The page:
Dear England: you gave cricket to the world, but it’s an Indian game now

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Feb 08, 2024, 03:32

The money and power have been wrested away. This historic takeover of an international sport by a once colonised nation is unique

Thu 25 Jan 2024 05.00 GMT

onal income. And in international cricket, what India says always goes.

While for an English cricket fan nothing will match an Ashes series with Australia, England – which once sent B teams to India, captained by players who had never before played for their country – now sends its best teams to India. It also loves India to visit the UK.

This is a historic turnaround. While there were only 13 Indian tours to this country in 64 years between 1932 and 1996, there have been eight since 2002. The reason is an Indian tour generates more money by selling rights to Indian television than an Australian tour does, money vital to sustaining cricket in this country.

This takeover of an international sport by a non-white country is unique. The vast amount of Saudi money pouring into sport has shaken up golf, football and many other sports but, while Saudis will sit at the top table, the actual running of these sports and their formats will remain the preserve of the traditional white powers of Europe and the US. Not so with India and cricket. Also, in these sports, Saudis do not have players who can take on the world, while Indian cricketers, dubbed the “dull dogs” of cricket by the British media in 1959, are now strong enough to challenge the established powers of Australia and England, and have completely vanquished the once mighty West Indies.

What makes this takeover all the more remarkable is that Indians have cleverly taken every English innovation and made it their own in what is, perhaps, the most significant cultural, certainly sporting, appropriation in history. In the process, they have not only generated money that England can only fantasise about but forced England to change its historical cricket structure. The reasons for this remarkable transformation lie in the vast changes in English and Indian society since the second world war and, more particularly, in the last few decades.

In sharp contrast to football, where the Premier League is the top club competition in the world, filling both stadiums and coffers, traditional county cricket has declined, watched, so the joke goes, by two old men and a dog. This has forced English cricket since the 1960s to introduce new forms of the game to bring back the crowds. The 1960s saw the invention of the one-day game and allowing overseas players to play in county cricket; the 1970s football-style World Cups; in 2003, Twenty20 games; and in 2021, the most outlandish form, The Hundred. For much of this time India, a supplicant at England’s table, consoled itself by claiming to uphold the historical five-day Test. The rise of the Indian middle class in the 1990s, estimated to be about 400 million people, with money to spend made them realise they could be the masters. The result was the launch in 2008 of the Indian Premier League (IPL).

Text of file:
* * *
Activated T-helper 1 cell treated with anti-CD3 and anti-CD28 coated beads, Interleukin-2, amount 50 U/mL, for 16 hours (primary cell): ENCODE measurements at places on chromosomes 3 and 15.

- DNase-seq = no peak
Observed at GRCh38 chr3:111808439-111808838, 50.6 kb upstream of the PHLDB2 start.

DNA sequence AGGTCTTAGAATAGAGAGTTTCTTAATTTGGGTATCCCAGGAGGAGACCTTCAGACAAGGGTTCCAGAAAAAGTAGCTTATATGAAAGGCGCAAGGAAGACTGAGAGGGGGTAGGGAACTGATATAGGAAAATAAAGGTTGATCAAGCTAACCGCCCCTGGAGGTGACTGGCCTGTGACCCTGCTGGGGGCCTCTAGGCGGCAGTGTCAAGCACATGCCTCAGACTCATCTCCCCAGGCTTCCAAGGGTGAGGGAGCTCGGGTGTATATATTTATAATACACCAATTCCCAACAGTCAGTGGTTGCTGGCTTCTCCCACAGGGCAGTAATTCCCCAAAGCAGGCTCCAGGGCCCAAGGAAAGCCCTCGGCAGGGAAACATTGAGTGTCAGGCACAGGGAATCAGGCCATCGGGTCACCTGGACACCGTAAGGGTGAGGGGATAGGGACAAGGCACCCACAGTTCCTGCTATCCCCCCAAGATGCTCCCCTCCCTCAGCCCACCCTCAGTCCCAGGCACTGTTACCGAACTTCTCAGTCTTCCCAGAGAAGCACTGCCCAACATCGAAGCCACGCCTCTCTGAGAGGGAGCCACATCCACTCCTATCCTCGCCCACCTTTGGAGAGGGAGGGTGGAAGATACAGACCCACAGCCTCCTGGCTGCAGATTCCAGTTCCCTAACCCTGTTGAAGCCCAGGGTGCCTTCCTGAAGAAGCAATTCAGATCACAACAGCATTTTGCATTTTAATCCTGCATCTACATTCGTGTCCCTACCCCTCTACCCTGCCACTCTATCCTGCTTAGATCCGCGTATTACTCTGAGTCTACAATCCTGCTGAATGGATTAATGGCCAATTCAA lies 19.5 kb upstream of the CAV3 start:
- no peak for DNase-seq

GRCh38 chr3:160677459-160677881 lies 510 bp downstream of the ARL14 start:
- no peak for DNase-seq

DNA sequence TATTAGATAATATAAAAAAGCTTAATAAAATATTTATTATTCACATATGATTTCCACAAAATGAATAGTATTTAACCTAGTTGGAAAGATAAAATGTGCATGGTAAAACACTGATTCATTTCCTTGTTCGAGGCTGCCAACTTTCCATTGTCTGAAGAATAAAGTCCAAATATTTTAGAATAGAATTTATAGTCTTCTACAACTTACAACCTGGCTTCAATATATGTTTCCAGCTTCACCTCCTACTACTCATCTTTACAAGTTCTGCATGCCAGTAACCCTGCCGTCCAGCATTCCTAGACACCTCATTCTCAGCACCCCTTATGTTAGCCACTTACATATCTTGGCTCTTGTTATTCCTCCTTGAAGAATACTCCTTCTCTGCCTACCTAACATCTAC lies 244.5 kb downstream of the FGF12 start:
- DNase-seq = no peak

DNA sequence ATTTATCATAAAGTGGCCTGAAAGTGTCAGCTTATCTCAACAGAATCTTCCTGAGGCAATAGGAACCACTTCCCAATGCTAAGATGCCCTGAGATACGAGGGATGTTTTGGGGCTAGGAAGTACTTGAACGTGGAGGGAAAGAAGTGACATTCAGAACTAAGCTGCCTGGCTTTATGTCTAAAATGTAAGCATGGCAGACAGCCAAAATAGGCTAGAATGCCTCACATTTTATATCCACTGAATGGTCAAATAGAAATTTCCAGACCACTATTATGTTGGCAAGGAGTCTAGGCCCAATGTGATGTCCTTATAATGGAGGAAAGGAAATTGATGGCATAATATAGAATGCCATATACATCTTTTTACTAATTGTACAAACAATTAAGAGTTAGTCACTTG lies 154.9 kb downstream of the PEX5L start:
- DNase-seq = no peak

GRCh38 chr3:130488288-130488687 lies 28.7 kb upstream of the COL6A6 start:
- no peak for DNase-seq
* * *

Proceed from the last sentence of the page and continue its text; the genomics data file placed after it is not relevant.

This was designed to answer a domestic need: a country that, Bollywood apart, was short of entertainment content. The IPL is played on summer evenings and, with most households in India being single-television homes where women control the remote control, designed as cricket’s soap opera. What is more, while English cricket innovations had maintained the sacrosanct century-old county cricket structure, for the IPL Indians came up with entirely new teams to reflect this new India that no longer needed to beg for money from the old white first world. The decade and a half since the IPL was launched has seen traditional Test cricket become a sideshow – the current five-Test series with the best players on display is a rare exception. Meanwhile, IPL formats, named franchise cricket, have mushroomed around the world. Even the Saudis, with no previous interest in the game, are planning an IPL-style cricket tournament.

The English media consoles itself by saying that world cricket is controlled by the “big three” of England, Australia and India, when in reality India is the only superpower. Many English cricket fans will become very aware of this Indian cricket power as they wake up early in the mornings over the next few weeks to watch television and hear Indian television commentators. When England play abroad they expect to hear English voices commenting on the game. They may not like it – and sports writers have already made their anger known – but that is something they will just have to tolerate.

India brushes aside concerns that it is behaving like an imperial power: it has other worries, not least appealing to the Indian diaspora in the US, which is both hungry for cricket and extremely well off. Having conquered England – irrespective of how this Test turns out – the new cricket overlords are now keen to conquer the US. With the platform they have, and with a cricket World Cup being held there this summer, they may well succeed.

  • Mihir Bose is the author of The Nine Waves: the Extraordinary Story of Indian Cricket


ble to appreciate this new India, initially shunned the IPL, confident it would not succeed, and courted Allen Stanford, the American who turned out to be fraudster and was jailed for 110 years. Now England has had to bow down to the IPL’s power. Historically, when the English cricket season started, cricket around the world effectively stopped, and cricketers flocked to play in this country. But with the IPL coinciding with the start of the English season, and offering football-style riches to cricketers, English cricket has been forced to allow its best players to play in the IPL and even miss part of the English season, including Test cricket.

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